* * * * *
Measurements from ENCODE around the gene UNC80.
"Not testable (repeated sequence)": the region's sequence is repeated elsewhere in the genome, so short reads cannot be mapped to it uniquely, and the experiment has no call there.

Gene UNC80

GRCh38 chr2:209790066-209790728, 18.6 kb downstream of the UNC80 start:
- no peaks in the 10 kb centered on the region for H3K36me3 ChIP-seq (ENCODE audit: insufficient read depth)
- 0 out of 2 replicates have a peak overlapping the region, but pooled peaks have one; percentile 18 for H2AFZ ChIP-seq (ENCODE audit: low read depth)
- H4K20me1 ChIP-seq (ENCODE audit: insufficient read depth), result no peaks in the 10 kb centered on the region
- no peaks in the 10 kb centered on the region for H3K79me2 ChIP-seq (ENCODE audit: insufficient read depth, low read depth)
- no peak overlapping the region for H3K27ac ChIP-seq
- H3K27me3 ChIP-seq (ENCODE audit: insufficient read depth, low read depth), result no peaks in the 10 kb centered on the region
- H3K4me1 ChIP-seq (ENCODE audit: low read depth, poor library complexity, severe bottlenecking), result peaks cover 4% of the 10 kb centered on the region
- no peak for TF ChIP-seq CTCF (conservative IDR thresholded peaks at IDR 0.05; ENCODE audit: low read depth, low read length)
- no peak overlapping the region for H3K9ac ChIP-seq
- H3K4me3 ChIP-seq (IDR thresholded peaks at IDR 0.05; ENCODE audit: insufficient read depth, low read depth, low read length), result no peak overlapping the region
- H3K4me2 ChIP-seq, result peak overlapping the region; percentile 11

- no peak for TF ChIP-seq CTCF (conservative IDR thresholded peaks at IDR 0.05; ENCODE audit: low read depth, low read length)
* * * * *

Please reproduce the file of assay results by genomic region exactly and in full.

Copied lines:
Measurements from ENCODE around the gene UNC80.
"Not testable (repeated sequence)": the region's sequence is repeated elsewhere in the genome, so short reads cannot be mapped to it uniquely, and the experiment has no call there.

Gene UNC80

GRCh38 chr2:209790066-209790728, 18.6 kb downstream of the UNC80 start:
- no peaks in the 10 kb centered on the region for H3K36me3 ChIP-seq (ENCODE audit: insufficient read depth)
- 0 out of 2 replicates have a peak overlapping the region, but pooled peaks have one; percentile 18 for H2AFZ ChIP-seq (ENCODE audit: low read depth)
- H4K20me1 ChIP-seq (ENCODE audit: insufficient read depth), result no peaks in the 10 kb centered on the region
- no peaks in the 10 kb centered on the region for H3K79me2 ChIP-seq (ENCODE audit: insufficient read depth, low read depth)
- no peak overlapping the region for H3K27ac ChIP-seq
- H3K27me3 ChIP-seq (ENCODE audit: insufficient read depth, low read depth), result no peaks in the 10 kb centered on the region
- H3K4me1 ChIP-seq (ENCODE audit: low read depth, poor library complexity, severe bottlenecking), result peaks cover 4% of the 10 kb centered on the region
- no peak for TF ChIP-seq CTCF (conservative IDR thresholded peaks at IDR 0.05; ENCODE audit: low read depth, low read length)
- no peak overlapping the region for H3K9ac ChIP-seq
- H3K4me3 ChIP-seq (IDR thresholded peaks at IDR 0.05; ENCODE audit: insufficient read depth, low read depth, low read length), result no peak overlapping the region
- H3K4me2 ChIP-seq, result peak overlapping the region; percentile 11

- no peak for TF ChIP-seq CTCF (conservative IDR thresholded peaks at IDR 0.05; ENCODE audit: low read depth, low read length)